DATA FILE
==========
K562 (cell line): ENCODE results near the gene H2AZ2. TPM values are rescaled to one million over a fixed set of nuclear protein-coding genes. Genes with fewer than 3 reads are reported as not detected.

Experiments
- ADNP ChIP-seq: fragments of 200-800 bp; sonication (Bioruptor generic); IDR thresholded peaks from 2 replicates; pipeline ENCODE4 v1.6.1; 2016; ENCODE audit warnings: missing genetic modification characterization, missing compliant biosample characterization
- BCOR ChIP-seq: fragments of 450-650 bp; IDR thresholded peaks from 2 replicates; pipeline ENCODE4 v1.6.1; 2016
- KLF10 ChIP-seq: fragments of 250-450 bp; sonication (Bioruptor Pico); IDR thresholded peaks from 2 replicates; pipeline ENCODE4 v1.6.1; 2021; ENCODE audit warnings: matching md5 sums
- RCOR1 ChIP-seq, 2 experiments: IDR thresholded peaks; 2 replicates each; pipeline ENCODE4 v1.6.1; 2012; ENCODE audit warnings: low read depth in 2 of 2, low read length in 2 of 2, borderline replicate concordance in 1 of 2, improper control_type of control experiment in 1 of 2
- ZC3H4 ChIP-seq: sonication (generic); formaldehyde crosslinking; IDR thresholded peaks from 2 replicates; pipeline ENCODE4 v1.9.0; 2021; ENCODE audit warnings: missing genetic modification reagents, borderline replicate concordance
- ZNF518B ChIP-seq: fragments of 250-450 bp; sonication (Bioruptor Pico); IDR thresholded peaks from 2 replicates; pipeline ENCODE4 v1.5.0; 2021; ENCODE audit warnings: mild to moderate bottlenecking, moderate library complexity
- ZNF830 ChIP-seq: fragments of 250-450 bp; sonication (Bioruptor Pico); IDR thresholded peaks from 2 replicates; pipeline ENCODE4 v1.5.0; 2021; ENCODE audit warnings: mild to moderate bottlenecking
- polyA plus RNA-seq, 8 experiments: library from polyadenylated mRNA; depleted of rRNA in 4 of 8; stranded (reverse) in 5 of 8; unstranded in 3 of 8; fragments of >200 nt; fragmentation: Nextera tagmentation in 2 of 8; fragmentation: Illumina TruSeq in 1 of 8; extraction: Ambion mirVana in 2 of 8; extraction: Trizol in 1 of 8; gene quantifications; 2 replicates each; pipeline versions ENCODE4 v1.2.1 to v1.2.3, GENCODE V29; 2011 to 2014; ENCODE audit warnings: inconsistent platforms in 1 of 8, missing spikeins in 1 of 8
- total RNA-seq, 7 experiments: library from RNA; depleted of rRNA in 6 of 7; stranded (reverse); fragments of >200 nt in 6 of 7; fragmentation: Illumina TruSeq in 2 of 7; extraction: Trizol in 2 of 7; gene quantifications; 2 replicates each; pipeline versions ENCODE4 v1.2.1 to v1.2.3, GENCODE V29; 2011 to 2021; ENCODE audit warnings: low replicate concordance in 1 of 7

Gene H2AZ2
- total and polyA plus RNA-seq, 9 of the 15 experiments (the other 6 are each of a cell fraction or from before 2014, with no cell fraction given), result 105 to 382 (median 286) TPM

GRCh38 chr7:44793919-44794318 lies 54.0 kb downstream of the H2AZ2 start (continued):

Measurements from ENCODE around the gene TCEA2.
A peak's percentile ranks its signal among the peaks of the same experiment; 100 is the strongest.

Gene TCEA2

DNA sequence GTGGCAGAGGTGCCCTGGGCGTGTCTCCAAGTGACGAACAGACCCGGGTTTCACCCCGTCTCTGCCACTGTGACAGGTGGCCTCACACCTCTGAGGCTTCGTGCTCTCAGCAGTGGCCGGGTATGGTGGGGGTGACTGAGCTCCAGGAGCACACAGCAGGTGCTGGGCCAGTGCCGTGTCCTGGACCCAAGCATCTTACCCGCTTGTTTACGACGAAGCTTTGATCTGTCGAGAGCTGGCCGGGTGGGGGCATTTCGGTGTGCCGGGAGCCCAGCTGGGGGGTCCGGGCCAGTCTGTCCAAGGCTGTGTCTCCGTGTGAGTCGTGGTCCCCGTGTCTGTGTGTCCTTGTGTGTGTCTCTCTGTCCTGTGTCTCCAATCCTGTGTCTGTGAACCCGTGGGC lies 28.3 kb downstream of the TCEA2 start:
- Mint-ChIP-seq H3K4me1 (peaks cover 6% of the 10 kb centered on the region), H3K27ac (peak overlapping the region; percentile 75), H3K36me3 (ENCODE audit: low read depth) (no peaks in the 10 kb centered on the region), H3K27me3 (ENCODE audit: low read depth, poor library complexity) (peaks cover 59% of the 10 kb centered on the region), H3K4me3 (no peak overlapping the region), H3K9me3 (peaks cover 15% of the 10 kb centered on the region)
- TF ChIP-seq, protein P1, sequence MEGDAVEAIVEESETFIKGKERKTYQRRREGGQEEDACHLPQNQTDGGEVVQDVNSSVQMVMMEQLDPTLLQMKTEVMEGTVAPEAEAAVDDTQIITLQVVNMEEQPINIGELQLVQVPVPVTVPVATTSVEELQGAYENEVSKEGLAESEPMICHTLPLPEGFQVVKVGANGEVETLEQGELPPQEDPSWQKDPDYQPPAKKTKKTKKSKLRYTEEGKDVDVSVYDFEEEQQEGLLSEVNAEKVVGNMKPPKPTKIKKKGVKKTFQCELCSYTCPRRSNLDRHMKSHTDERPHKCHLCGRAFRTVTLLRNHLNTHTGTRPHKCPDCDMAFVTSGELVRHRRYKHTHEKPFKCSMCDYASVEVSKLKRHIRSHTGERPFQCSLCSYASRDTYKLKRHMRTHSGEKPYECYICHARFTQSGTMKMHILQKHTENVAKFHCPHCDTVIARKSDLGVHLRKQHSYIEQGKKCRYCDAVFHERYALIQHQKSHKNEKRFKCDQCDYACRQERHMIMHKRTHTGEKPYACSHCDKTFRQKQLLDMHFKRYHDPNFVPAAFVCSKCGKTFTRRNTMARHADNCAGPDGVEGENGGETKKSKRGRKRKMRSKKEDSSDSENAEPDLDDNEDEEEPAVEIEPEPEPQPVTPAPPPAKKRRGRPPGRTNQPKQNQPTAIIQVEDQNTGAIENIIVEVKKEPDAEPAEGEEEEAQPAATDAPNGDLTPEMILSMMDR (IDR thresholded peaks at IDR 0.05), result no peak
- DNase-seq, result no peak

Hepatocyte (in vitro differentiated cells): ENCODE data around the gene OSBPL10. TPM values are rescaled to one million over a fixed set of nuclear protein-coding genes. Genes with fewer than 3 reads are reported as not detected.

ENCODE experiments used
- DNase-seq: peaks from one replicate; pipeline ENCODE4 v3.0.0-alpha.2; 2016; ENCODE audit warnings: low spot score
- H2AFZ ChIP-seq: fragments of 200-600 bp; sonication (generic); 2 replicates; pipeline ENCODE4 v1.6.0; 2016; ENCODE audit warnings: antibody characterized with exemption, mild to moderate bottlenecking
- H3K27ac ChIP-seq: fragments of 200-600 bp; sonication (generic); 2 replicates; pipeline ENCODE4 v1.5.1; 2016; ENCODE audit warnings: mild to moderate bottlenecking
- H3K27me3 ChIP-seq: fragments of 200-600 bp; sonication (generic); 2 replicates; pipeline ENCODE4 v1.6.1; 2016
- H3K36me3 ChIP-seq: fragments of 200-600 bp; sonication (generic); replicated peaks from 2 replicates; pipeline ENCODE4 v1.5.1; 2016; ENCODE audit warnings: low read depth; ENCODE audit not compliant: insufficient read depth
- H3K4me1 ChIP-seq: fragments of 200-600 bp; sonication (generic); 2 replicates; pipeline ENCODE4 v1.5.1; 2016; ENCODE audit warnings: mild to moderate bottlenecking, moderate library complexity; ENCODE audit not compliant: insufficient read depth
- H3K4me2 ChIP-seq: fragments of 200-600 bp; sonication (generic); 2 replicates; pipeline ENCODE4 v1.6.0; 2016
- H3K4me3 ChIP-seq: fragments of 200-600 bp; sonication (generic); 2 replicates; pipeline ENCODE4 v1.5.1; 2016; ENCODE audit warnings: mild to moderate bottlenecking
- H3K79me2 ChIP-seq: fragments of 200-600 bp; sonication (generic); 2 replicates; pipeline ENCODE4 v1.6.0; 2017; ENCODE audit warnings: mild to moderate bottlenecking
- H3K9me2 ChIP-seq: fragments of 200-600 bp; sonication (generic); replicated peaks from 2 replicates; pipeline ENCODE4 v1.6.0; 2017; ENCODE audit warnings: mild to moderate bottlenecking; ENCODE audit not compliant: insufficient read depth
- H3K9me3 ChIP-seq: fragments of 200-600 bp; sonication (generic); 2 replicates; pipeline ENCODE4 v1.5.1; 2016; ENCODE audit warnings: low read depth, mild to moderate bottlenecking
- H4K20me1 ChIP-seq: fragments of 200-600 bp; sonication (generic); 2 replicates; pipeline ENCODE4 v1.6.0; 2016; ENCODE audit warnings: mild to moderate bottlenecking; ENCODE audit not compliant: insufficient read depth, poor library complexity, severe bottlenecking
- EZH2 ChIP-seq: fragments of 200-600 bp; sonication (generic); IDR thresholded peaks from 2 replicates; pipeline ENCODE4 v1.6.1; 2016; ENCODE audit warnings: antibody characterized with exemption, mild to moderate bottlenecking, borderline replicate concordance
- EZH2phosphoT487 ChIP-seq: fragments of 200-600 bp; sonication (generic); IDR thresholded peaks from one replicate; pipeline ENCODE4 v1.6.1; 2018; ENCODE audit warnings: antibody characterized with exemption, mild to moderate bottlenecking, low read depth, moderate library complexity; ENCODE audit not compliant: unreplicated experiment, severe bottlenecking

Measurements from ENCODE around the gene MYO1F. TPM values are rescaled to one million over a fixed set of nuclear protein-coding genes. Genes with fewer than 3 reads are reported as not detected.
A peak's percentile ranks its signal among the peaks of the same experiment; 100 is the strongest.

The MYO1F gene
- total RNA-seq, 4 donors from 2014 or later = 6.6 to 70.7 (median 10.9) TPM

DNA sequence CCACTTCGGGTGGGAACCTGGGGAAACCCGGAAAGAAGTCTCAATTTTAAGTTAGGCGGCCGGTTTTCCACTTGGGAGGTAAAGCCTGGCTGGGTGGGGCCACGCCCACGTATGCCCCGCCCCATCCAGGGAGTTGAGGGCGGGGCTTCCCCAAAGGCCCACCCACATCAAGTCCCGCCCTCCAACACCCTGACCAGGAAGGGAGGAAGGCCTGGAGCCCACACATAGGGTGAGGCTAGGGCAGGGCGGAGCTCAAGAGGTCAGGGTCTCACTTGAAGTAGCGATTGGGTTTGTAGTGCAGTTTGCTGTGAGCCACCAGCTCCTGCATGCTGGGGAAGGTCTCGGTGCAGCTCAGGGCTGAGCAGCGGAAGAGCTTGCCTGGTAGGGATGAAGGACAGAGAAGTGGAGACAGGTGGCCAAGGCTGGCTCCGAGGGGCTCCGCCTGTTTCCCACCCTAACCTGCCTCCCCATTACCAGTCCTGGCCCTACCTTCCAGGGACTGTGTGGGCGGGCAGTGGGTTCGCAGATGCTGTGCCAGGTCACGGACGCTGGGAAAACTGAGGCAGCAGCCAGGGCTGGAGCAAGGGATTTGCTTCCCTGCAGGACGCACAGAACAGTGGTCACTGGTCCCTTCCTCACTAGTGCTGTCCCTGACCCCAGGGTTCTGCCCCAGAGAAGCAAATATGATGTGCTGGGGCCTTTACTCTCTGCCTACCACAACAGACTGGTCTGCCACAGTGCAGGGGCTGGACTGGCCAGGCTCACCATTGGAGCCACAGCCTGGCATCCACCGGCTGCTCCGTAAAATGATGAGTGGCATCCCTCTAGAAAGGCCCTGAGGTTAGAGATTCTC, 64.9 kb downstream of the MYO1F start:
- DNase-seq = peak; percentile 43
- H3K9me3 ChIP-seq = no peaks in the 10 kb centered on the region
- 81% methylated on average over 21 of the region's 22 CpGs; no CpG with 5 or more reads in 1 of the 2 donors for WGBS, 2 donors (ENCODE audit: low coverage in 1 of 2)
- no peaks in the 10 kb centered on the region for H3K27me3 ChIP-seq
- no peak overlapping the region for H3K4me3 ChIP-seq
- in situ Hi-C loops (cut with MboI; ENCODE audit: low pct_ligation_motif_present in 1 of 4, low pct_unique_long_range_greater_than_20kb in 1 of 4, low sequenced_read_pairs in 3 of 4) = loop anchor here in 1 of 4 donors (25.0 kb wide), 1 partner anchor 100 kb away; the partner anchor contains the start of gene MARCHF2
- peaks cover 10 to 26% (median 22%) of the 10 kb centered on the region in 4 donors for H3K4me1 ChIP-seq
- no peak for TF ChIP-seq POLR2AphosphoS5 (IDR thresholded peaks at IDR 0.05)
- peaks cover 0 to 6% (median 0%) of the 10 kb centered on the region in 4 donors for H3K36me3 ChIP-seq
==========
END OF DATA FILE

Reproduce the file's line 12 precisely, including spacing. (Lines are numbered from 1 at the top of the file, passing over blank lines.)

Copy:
Gene H2AZ2